As days passed, we watched the strangeness grow. We were no longer required to clock in to work, (via a code number and fingerprint recognition) the managers would write us in. Only so many at a time were allowed into the break room to eat. We left fifteen minutes early so to be gone before the next shift came into the building. (I do still wonder how they would have handled the department I worked in as those machines at the time could not be simply stopped and restarted, it took a major process.) They had someone who pushed a cart through the plant disinfecting things. I watched this person, they pushed their cart through the plant and pretty much waved a cloth at things no one touched during the day. The things actually handled were ignored. Go figure. Still, I was working and that was what mattered. I was among the ones told, ‘you are essential, you will have your job.’


 At the time, we were working four ten hour days, Monday through Thursday. Unless there were enough orders that more time was required. That time though, we were not and I was sitting here at home calmly enjoying my coffee when the call came. I was being laid off temporarily, come by the plant Monday for the paperwork. When I went in on Monday, I was told it was permanent, or up until work picked up, then they would call me back as if nothing had happened.  I was dumbfounded and in a state of shock. What had happened? What about all of those times I had been told that I would be there as long as the plant operated? What about all those times I had been told I was important? What about being essential?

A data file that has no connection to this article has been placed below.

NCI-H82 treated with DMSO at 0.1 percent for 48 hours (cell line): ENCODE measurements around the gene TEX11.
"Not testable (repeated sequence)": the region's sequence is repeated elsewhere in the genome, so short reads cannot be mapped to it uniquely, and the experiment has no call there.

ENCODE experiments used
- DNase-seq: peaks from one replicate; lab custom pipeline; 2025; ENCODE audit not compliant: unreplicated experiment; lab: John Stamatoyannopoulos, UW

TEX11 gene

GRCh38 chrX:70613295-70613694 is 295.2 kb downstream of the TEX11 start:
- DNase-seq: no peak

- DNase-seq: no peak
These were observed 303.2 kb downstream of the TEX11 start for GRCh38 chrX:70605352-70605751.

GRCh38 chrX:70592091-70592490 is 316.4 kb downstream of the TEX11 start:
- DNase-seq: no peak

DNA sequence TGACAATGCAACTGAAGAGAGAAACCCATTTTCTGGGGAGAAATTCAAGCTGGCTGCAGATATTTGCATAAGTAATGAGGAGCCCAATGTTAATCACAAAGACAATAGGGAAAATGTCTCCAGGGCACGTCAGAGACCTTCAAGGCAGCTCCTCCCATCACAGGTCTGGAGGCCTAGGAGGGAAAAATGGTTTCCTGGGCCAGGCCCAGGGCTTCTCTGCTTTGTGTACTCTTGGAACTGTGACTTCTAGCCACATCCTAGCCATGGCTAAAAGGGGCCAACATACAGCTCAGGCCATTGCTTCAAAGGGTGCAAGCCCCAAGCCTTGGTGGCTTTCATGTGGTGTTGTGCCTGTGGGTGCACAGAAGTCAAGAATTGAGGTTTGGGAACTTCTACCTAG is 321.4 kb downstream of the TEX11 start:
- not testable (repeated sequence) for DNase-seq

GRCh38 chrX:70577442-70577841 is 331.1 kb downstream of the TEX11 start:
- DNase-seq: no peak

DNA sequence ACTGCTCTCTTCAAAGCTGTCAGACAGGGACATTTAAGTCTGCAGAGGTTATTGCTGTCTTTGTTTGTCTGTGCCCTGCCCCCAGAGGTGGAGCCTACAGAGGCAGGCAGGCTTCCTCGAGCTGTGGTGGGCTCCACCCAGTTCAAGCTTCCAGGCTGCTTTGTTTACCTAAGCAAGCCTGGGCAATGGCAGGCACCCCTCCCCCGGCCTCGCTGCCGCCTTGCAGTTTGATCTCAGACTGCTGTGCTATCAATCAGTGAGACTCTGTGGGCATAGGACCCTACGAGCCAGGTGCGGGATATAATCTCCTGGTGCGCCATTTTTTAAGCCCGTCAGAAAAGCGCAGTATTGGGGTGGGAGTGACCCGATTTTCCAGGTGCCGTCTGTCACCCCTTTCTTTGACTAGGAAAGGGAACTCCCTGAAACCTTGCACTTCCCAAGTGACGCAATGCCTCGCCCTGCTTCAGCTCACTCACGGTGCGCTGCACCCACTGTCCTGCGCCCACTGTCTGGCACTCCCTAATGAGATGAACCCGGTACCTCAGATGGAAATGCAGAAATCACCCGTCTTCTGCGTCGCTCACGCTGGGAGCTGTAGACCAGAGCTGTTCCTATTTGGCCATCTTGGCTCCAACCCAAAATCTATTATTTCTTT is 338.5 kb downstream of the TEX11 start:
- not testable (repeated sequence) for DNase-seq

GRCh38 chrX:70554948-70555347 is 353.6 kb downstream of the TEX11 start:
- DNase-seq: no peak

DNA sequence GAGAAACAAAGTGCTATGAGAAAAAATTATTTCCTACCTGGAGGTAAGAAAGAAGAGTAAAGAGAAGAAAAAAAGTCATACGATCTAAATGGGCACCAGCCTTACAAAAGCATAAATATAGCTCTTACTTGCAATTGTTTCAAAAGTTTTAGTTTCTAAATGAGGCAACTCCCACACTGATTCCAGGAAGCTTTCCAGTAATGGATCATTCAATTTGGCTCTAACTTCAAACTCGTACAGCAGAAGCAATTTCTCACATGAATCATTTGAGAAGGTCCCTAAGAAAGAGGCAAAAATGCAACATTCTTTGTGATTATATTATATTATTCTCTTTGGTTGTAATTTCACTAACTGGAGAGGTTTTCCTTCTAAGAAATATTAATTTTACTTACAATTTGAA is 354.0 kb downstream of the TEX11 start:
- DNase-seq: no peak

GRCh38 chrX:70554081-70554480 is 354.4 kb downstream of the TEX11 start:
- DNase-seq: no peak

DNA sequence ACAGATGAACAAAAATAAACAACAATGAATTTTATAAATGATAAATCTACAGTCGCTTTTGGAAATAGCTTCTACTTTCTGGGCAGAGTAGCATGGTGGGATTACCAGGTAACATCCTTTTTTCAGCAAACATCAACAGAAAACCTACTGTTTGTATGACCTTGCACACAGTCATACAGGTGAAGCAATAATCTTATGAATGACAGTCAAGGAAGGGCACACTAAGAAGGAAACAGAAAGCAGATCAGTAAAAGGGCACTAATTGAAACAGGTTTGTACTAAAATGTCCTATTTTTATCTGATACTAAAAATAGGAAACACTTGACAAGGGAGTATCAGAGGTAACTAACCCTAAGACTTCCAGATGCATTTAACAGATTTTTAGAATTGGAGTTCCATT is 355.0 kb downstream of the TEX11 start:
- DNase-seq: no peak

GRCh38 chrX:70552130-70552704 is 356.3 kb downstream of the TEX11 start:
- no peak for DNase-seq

I walked out of the foyer, I wasn’t even allowed into the building, shell shocked.


 Fast forward to now, one year in. I can finally say with a smile, I didn’t lose that job, God took me out of there. I’ve mentioned it before and I’ll probably mention it again, I was needed here for mom and dad. I live next door to them, I’m handy and can be there if needed quickly. I help them as I am able. Other things are left to the younger and stronger.